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  1. #1
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    Freewheel problem

    Hi guys, I'm new here and am having a problem with the freewheel on my 1993 Specialized 7 speed road bike. At least I think that it's the freewheel...

    Yesterday while riding whenever I started coasting or pedaling backwards the chain would slacken to the point where it hit the chain stay. When I started walking the bicycle the pedals were rotating with the bicycle so this makes me think it is the freewheel..is there any way to be sure? My other question is how to tell whether I have a freewheel or freehub. And if this is indeed the problem, how do I go about solving it?

    This is a great site - thanks for all your help!!!

  2. #2
    Senior Member peripatetic's Avatar
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    Leaozinho, post a pic from the side of the wheel and freewheel, and people will probably be able to determine whether it's a freewheel or freehub/cassette combination. From that year, it's likely a freehub, though I can't remember. Is the freewheel or cassette making a loud ticking when you turn the cranks or you're walking the bike? You can try cleaning it out by spraying WD-40 into the body of the freewheel or cassette, then following with some chain lube or oil after it's soaked in a bit.

    As always, Sheldon Brown can give you in determining this question, as well: Read here and here.

    Another potential cause of the problem could be a sticking chain. Run the chain and make sure it's not catching on the pulleys of the derailer or on the chainrings. If there are any stuck links, they could be causing your problems. If the chain's also from 1993, it's very possibly corroded and the links are sticking, or it's just very dirty and the buildup of road grime and gunk is stiffening the links.
    Last edited by peripatetic; 10-21-10 at 11:29 AM.

  3. #3
    coprolite fietsbob's Avatar
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    freewheel or freehub, they both could use some cleaning and re lubricating the internals, occasionally.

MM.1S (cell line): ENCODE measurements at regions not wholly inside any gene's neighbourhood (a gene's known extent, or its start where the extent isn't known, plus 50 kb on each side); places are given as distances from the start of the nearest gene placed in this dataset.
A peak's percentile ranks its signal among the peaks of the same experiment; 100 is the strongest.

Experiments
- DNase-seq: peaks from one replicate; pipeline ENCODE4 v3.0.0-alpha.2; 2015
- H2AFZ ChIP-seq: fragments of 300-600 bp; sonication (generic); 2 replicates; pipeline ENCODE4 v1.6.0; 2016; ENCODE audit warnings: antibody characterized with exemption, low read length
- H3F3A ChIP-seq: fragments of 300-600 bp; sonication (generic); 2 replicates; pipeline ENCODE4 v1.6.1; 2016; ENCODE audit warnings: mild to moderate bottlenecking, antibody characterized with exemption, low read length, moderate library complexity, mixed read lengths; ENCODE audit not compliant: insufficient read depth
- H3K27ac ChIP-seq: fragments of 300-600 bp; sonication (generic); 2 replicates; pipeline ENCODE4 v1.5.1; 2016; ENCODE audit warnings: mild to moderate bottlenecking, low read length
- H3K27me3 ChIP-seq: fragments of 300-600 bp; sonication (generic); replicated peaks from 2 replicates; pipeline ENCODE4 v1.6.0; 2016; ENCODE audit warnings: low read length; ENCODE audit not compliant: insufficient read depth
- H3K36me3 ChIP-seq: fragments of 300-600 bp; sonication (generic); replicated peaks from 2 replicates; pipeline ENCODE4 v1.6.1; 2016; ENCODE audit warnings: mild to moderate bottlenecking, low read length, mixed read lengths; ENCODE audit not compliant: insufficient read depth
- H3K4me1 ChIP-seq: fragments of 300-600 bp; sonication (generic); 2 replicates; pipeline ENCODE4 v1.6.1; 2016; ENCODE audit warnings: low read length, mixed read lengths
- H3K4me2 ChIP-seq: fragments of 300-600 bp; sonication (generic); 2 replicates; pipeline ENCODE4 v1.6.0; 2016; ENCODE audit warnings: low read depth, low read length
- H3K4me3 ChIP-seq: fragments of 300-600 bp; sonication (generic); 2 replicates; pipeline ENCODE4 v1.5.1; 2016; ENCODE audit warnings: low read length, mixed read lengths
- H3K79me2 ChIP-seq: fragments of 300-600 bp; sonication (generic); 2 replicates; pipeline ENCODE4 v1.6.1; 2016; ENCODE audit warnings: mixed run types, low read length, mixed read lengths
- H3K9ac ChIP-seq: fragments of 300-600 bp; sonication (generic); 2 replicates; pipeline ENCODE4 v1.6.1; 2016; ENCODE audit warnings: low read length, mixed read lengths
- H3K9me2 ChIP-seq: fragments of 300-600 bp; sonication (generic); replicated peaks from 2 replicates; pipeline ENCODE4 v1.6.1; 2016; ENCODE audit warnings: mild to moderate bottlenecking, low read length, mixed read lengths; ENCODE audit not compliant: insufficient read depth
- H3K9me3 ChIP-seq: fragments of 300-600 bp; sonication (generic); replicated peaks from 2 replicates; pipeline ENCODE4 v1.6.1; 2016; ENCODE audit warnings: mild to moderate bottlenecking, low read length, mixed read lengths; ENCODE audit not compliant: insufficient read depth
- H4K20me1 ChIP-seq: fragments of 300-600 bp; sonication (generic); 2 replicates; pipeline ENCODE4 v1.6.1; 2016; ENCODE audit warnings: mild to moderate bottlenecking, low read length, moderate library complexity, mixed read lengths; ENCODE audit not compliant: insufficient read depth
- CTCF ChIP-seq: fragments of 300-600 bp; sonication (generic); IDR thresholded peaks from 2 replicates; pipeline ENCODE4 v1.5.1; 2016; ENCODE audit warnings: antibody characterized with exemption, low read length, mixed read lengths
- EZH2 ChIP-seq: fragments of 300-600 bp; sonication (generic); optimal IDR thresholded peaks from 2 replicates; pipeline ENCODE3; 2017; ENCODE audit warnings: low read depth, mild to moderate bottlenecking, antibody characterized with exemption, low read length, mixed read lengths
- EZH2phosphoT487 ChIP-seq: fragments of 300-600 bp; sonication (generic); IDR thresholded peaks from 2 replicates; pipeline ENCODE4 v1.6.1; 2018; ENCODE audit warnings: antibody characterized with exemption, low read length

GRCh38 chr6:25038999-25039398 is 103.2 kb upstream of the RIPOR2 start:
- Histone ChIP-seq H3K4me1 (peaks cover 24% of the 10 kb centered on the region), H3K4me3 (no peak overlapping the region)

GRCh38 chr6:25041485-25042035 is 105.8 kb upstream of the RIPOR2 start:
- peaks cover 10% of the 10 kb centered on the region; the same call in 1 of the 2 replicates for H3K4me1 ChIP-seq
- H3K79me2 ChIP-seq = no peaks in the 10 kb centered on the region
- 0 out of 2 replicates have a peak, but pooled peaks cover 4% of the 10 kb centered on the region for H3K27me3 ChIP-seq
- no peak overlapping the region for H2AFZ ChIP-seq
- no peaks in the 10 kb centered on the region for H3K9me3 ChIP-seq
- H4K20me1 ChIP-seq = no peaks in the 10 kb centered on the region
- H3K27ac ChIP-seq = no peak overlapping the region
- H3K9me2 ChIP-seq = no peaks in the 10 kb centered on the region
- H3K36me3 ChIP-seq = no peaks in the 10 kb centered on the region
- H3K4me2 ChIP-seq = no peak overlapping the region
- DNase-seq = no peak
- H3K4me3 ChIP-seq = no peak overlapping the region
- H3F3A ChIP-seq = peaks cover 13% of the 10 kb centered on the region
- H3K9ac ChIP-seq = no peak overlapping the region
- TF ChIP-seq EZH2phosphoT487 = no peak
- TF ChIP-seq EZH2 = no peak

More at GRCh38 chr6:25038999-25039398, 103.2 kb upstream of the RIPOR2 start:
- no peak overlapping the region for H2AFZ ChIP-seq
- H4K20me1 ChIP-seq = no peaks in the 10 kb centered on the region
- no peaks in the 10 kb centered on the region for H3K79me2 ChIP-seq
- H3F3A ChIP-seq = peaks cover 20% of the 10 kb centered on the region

Maybe just give the mech a bit of oil?

  4. #4
    Senior Member peripatetic's Avatar
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    Quote Originally Posted by fietsbob View Post
    freewheel or freehub, they both could use some cleaning and re lubricating the internals, occasionally.
    Maybe just give the mech a bit of oil?
    That's another good point--you should make sure the jockey wheels and springs on the derailer are working properly, also. When you turn the cranks forwards and backwards, you should see everything on the derailer spinning smoothly, not jumping or suddenly popping forward, etc.

  5. #5
    coprolite fietsbob's Avatar
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    funny things happen with backpedaling on a derailleur bike,
    and the pulley is not directly under the cog.

    Just don't backpedal fixes that.
    you can backpedal a single speed, and IG hub, though..

  6. #6
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    As you state it happens coasting as well there must be a problem with friction, whether it be freewheel or cassette. Check to make sure there is not spokeguard interfering, then lubricate.

  7. #7
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    Quote Originally Posted by cny-bikeman View Post
    As you state it happens coasting as well there must be a problem with friction, whether it be freewheel or cassette. Check to make sure there is not spokeguard interfering, then lubricate.
    I am very inexperienced...how can I know if the spokeguard is interfering?

    Also, as the first reply said, if I do notice a ticking sound when walking the bike or turning the cranks, what does this mean? Thanks for all the help so far!

  8. #8
    Senior Member bikeman715's Avatar
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    The ticking they are referring to is the rachet mechanism inside of the freehub or freewheel.
    Last edited by bikeman715; 10-22-10 at 04:10 PM.
    bikeman715

  9. #9
    17yrold in 64yrold body
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    Another thing to check for is to see if anything (string, etc.) might have gotten wound around the area between the hub (either type) and the axle, or on the inside, next to the spokes. That will act as a 'friction brake' of sorts, causing what you describe.

  10. #10
    Senior Member peripatetic's Avatar
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    Quote Originally Posted by bikeman715 View Post
    The ticking they are referring to is the racket mechanism inside of the freehub or freewheel.
    He meant "ratchet" mechanism. The ticking is always there, but on older bikes, it gets louder as the lube/oil/grease inside the freewheel/freehub dries up or eventually drips out of the bottom. Re-lubing sufficiently should make the ticking get softer in quality. Read those Sheldon Brown links, esp. where he describes how to lube a freewheel.

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